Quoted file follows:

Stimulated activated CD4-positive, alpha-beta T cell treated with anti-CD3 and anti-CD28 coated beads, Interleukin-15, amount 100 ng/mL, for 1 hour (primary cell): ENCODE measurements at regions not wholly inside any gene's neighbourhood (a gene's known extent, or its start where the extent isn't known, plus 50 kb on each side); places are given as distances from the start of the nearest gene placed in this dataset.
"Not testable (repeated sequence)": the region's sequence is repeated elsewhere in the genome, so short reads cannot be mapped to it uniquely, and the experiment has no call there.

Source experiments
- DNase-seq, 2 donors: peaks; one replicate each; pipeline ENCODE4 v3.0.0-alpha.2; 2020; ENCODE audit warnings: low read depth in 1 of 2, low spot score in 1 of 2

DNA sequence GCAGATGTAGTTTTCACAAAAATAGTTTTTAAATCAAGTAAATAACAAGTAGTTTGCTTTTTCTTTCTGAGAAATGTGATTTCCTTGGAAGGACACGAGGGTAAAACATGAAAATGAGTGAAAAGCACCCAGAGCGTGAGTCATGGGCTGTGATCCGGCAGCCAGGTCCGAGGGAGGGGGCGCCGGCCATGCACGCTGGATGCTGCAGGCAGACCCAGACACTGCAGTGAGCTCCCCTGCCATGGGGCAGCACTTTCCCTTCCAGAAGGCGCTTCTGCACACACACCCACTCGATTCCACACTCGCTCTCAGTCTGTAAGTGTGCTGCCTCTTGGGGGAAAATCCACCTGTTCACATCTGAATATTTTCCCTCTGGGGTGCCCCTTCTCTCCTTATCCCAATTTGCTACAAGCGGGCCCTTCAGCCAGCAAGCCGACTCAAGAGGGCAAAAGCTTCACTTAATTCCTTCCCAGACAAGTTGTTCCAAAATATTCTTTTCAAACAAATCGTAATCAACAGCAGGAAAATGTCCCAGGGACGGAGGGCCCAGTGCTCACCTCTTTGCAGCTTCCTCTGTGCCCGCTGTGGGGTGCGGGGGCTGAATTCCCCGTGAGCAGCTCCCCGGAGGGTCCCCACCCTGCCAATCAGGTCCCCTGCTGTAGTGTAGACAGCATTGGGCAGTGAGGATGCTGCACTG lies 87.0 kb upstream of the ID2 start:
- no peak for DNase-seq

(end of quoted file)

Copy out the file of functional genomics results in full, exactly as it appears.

Stimulated activated CD4-positive, alpha-beta T cell treated with anti-CD3 and anti-CD28 coated beads, Interleukin-15, amount 100 ng/mL, for 1 hour (primary cell): ENCODE measurements at regions not wholly inside any gene's neighbourhood (a gene's known extent, or its start where the extent isn't known, plus 50 kb on each side); places are given as distances from the start of the nearest gene placed in this dataset.
"Not testable (repeated sequence)": the region's sequence is repeated elsewhere in the genome, so short reads cannot be mapped to it uniquely, and the experiment has no call there.

Source experiments
- DNase-seq, 2 donors: peaks; one replicate each; pipeline ENCODE4 v3.0.0-alpha.2; 2020; ENCODE audit warnings: low read depth in 1 of 2, low spot score in 1 of 2

DNA sequence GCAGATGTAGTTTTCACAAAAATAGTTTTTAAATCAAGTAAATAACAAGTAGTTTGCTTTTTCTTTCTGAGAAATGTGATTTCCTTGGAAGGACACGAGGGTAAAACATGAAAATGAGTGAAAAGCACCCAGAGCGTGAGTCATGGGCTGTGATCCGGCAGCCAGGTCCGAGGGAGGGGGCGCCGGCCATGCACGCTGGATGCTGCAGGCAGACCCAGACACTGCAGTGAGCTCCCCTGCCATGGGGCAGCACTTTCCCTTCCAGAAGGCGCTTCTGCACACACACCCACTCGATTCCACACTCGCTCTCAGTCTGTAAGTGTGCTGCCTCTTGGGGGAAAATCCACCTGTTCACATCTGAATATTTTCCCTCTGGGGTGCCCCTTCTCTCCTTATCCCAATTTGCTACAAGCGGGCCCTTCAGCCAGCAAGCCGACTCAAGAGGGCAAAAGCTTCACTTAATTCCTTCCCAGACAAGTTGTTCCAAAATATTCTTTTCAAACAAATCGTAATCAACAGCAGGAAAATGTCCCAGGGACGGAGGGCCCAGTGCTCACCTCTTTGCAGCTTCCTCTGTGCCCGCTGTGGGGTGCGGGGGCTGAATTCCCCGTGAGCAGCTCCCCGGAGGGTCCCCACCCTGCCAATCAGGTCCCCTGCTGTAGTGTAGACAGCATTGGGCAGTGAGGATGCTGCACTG lies 87.0 kb upstream of the ID2 start:
- no peak for DNase-seq